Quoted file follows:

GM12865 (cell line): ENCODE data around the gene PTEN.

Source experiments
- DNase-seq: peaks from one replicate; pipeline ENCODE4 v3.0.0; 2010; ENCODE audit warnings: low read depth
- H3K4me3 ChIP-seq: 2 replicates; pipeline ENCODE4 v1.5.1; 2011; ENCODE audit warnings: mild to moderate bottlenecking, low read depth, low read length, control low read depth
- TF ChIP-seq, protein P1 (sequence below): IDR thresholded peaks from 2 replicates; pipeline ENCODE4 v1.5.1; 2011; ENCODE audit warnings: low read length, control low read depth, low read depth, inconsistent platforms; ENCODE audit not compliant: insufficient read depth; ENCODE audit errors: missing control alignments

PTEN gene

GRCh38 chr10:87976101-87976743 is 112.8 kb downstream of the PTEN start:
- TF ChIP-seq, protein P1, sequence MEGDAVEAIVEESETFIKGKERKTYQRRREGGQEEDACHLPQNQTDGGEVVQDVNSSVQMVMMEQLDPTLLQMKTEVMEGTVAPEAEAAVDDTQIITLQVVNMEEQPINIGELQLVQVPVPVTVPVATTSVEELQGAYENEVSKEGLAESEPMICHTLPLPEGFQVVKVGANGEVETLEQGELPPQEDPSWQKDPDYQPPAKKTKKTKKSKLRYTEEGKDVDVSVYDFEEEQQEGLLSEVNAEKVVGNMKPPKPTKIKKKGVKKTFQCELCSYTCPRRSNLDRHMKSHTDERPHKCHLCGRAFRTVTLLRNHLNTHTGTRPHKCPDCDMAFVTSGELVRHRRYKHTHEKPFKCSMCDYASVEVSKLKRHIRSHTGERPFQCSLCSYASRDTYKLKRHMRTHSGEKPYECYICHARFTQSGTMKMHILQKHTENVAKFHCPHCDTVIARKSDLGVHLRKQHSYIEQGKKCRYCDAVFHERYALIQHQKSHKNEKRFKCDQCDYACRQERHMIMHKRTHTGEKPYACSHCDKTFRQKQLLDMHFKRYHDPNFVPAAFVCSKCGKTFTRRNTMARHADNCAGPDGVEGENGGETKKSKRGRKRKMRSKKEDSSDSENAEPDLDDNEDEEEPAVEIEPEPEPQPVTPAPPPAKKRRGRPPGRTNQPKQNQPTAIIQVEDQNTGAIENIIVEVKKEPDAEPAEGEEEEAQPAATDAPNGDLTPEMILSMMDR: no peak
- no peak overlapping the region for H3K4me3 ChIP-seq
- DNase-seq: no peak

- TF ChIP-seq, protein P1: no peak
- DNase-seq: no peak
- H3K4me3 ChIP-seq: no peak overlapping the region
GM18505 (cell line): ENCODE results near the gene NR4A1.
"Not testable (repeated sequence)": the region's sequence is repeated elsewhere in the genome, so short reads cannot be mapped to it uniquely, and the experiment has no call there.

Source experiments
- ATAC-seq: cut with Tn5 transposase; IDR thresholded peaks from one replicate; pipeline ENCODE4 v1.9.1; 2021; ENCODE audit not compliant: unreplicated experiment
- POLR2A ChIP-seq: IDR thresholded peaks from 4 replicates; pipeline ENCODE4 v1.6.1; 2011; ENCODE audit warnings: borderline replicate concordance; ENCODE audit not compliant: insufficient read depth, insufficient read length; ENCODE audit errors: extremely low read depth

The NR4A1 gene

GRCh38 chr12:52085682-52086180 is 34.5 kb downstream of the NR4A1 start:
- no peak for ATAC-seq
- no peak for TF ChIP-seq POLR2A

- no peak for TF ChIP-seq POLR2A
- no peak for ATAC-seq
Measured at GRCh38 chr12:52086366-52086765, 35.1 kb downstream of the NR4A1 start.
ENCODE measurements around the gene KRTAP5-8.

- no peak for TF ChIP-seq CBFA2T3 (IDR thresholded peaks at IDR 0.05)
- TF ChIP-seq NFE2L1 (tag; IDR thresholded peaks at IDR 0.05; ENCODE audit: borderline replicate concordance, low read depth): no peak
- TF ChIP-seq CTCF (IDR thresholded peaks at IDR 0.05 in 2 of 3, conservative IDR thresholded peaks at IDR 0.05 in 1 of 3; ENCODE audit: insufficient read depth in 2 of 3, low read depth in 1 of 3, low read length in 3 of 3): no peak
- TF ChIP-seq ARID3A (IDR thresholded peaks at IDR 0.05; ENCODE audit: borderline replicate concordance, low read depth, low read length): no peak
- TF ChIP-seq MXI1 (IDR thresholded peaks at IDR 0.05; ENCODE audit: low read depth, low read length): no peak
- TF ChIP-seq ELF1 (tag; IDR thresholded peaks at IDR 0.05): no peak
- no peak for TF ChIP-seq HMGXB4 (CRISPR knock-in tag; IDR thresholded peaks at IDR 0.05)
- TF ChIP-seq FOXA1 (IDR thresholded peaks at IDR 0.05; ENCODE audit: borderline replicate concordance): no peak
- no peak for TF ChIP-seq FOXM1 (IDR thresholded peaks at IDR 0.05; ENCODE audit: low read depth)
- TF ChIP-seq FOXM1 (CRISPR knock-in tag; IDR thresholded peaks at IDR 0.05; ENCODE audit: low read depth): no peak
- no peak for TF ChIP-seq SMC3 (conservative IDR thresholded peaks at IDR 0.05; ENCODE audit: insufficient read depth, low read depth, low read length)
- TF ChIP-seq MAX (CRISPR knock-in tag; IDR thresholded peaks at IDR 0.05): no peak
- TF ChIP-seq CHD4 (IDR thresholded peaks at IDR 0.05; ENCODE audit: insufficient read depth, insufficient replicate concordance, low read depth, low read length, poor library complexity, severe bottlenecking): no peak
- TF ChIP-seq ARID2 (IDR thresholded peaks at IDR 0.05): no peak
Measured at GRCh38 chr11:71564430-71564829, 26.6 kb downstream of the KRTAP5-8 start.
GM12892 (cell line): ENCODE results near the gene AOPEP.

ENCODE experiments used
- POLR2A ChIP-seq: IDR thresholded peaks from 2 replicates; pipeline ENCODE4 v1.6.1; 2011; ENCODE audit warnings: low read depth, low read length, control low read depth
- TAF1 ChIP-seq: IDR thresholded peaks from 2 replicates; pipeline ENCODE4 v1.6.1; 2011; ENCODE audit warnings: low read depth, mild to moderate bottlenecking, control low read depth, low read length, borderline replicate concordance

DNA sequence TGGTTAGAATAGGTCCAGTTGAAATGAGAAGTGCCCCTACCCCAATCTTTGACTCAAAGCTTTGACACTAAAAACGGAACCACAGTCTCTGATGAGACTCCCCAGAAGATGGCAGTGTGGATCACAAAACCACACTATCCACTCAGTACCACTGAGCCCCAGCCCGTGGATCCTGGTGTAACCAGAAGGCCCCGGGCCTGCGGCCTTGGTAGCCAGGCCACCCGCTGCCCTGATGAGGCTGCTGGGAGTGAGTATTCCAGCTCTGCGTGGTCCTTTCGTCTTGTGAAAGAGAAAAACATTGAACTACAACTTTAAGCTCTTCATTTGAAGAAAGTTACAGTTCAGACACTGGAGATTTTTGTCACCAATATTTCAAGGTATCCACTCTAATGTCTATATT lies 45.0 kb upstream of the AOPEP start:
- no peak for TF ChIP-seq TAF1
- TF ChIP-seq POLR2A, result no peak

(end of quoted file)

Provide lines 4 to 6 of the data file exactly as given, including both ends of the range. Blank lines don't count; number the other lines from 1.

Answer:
- H3K4me3 ChIP-seq: 2 replicates; pipeline ENCODE4 v1.5.1; 2011; ENCODE audit warnings: mild to moderate bottlenecking, low read depth, low read length, control low read depth
- TF ChIP-seq, protein P1 (sequence below): IDR thresholded peaks from 2 replicates; pipeline ENCODE4 v1.5.1; 2011; ENCODE audit warnings: low read length, control low read depth, low read depth, inconsistent platforms; ENCODE audit not compliant: insufficient read depth; ENCODE audit errors: missing control alignments

PTEN gene